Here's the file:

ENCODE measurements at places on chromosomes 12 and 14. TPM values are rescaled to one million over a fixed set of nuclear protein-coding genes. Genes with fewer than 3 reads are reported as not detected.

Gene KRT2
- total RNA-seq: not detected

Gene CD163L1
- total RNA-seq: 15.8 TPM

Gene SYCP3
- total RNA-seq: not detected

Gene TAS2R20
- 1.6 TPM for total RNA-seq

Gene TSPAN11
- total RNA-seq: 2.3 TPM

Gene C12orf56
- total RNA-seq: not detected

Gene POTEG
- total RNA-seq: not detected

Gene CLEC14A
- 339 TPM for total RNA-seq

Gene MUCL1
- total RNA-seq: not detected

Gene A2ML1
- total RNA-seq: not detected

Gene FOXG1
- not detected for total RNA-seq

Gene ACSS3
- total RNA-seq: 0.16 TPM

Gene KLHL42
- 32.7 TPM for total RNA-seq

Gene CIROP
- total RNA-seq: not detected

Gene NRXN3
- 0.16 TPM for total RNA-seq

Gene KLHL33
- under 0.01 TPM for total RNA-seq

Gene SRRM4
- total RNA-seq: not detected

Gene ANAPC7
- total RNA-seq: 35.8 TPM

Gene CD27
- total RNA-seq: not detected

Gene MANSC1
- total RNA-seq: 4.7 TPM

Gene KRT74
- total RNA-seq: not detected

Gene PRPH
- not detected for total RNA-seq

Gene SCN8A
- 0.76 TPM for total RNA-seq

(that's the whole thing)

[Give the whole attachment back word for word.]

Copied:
ENCODE measurements at places on chromosomes 12 and 14. TPM values are rescaled to one million over a fixed set of nuclear protein-coding genes. Genes with fewer than 3 reads are reported as not detected.

Gene KRT2
- total RNA-seq: not detected

Gene CD163L1
- total RNA-seq: 15.8 TPM

Gene SYCP3
- total RNA-seq: not detected

Gene TAS2R20
- 1.6 TPM for total RNA-seq

Gene TSPAN11
- total RNA-seq: 2.3 TPM

Gene C12orf56
- total RNA-seq: not detected

Gene POTEG
- total RNA-seq: not detected

Gene CLEC14A
- 339 TPM for total RNA-seq

Gene MUCL1
- total RNA-seq: not detected

Gene A2ML1
- total RNA-seq: not detected

Gene FOXG1
- not detected for total RNA-seq

Gene ACSS3
- total RNA-seq: 0.16 TPM

Gene KLHL42
- 32.7 TPM for total RNA-seq

Gene CIROP
- total RNA-seq: not detected

Gene NRXN3
- 0.16 TPM for total RNA-seq

Gene KLHL33
- under 0.01 TPM for total RNA-seq

Gene SRRM4
- total RNA-seq: not detected

Gene ANAPC7
- total RNA-seq: 35.8 TPM

Gene CD27
- total RNA-seq: not detected

Gene MANSC1
- total RNA-seq: 4.7 TPM

Gene KRT74
- total RNA-seq: not detected

Gene PRPH
- not detected for total RNA-seq

Gene SCN8A
- 0.76 TPM for total RNA-seq